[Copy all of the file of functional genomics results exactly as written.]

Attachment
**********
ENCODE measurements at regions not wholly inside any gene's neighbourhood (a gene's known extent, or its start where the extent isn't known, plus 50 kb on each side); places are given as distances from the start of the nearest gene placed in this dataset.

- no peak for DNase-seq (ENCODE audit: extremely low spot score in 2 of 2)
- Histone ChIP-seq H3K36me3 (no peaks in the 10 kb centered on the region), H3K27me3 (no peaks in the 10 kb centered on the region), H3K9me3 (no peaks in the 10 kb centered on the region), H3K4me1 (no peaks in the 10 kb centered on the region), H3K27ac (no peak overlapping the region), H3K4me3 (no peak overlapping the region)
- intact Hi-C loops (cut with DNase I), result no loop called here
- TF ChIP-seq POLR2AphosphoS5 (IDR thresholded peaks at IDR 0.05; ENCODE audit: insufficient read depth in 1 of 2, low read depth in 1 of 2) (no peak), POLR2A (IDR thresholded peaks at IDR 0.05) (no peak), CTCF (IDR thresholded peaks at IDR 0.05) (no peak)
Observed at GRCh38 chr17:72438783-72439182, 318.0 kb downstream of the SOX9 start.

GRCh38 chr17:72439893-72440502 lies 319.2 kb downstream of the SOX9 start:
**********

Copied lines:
ENCODE measurements at regions not wholly inside any gene's neighbourhood (a gene's known extent, or its start where the extent isn't known, plus 50 kb on each side); places are given as distances from the start of the nearest gene placed in this dataset.

- no peak for DNase-seq (ENCODE audit: extremely low spot score in 2 of 2)
- Histone ChIP-seq H3K36me3 (no peaks in the 10 kb centered on the region), H3K27me3 (no peaks in the 10 kb centered on the region), H3K9me3 (no peaks in the 10 kb centered on the region), H3K4me1 (no peaks in the 10 kb centered on the region), H3K27ac (no peak overlapping the region), H3K4me3 (no peak overlapping the region)
- intact Hi-C loops (cut with DNase I), result no loop called here
- TF ChIP-seq POLR2AphosphoS5 (IDR thresholded peaks at IDR 0.05; ENCODE audit: insufficient read depth in 1 of 2, low read depth in 1 of 2) (no peak), POLR2A (IDR thresholded peaks at IDR 0.05) (no peak), CTCF (IDR thresholded peaks at IDR 0.05) (no peak)
Observed at GRCh38 chr17:72438783-72439182, 318.0 kb downstream of the SOX9 start.

GRCh38 chr17:72439893-72440502 lies 319.2 kb downstream of the SOX9 start: